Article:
Much of the art in the book is new (not featured even on her Instagram page or website), rebellious and framed for a desi reader to recognise precisely ‘those’ moments when you too, have heard an aunty call you ‘badtameez’ or overreact to hearing that you’ve gotten a B+ in your end-of-year report. The brightly illustrated, self-referential and witty book is styled to help avoid aunties and their disapproving missives and touches upon major life moments of school, career, love and lifestyle. The book borrows elements of Maria’s own love for video games, where each aunty has their own trading card-like profile, along with a spice rating based on the ruthlessness of the particular aunty type, and advice on how to deal with each aunty type. Aunties mentioned in the book include The Weight Watcher Aunty, the likes of whom in my own personal experience, have thought its okay to pinch my cheeks when alluding to how ‘healthy’ I’ve become, and The Soft Aunty, who you can truly confide in and count on to take your side when those epic Mahabharata matches go down with your parents. My personal favourite, however, is The Online Stalker Aunty, who will ‘ooh’ and ‘aah’ her way through your Instagram page and likely tell your parents all that you’re up to. Maria’s cheeky advice follows along with sarcastic commentary on race and how to correctly identify our own foods and customs.

Trust No Aunty shines in the sections Maria has addressed to young women on navigating those moments where life seems just that much more difficult, where finding someone to relate to seems that much more impossible, and when it seems like this is a battle that will rage forevermore. One portion of the book that I found profoundly impactful was on success and failure. Maria’s own experiences of being fired, choosing art as a career choice, struggling to make rent, and succumbing to the inevitable judgement of all and sundry, strike a personal note.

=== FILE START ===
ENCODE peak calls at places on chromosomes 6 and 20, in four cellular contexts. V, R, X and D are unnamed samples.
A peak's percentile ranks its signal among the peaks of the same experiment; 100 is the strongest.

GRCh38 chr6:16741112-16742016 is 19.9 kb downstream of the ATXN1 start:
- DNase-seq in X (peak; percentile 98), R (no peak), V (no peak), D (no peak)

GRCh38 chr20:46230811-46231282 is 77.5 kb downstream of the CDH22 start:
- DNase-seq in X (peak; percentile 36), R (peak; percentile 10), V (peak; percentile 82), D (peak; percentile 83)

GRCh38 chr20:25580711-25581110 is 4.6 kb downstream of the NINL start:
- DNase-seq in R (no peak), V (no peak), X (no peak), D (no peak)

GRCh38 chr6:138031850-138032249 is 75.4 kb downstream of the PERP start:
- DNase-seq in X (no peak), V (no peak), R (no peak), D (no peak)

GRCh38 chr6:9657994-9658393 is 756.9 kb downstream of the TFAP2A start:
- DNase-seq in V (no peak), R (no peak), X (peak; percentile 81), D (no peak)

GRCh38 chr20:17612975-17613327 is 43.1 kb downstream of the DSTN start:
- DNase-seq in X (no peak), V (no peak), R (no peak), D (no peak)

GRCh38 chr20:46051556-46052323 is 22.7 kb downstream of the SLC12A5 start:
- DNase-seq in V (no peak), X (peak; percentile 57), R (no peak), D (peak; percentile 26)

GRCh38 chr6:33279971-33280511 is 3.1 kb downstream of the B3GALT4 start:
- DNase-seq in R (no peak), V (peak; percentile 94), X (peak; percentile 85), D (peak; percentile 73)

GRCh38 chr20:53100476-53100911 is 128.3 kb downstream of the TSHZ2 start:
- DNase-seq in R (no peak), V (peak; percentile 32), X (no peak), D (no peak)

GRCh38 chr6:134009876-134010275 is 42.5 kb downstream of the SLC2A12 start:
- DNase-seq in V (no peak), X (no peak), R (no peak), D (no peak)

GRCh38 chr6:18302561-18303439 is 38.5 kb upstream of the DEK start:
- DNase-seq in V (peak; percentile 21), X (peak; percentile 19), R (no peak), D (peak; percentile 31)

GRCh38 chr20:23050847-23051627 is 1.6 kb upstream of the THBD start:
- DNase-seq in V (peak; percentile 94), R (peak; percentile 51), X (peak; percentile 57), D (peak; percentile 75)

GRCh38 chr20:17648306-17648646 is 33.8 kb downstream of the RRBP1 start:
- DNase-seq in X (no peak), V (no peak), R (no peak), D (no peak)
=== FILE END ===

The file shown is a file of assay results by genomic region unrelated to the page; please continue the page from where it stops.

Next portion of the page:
As part of a society that is so afraid of the F word [failure], it helps to hear intimate, vulnerable accounts from the author that you can and should try to fail, because doing what you love, and truly enjoy, makes the most important person happy at the end of the day – you. Maria’s brand of middle-fingered feminism, even when trying to get young desi women to take off their Bollywood-tinted glasses about love at first sight and romance, strikes a rebellious chord in desi female readers, assuring us that we are resilient enough to get through this, and will be the best at making the right decisions for ourselves.

Maria’s love-hate relationship for aunties is apparent and rings true to the protective desi way of being against those from outside the culture – “I will criticise them as much as I want to, but you if you so much as offer a critique on them….” Maria is honest about the fact that the book’s core desi female readership will inevitably end up becoming aunties. Acting and reproducing aunty-like commentary, she offers a gentle guide to steer the commentary away from casual racism and colourism, so that we too, can be the best aunties a girl could ask for.

This book offers the desi reader that sense of familiarity and home, but is also accessible for a non-desi reader in North America looking to navigate South Asian cultural quirks. I just wish that in between the pages dedicated to the magic of coconut oil, there was also advice on how to get it out of your hair without having to resort to lye shampoo – no aunty’s ever been able to hack that for me.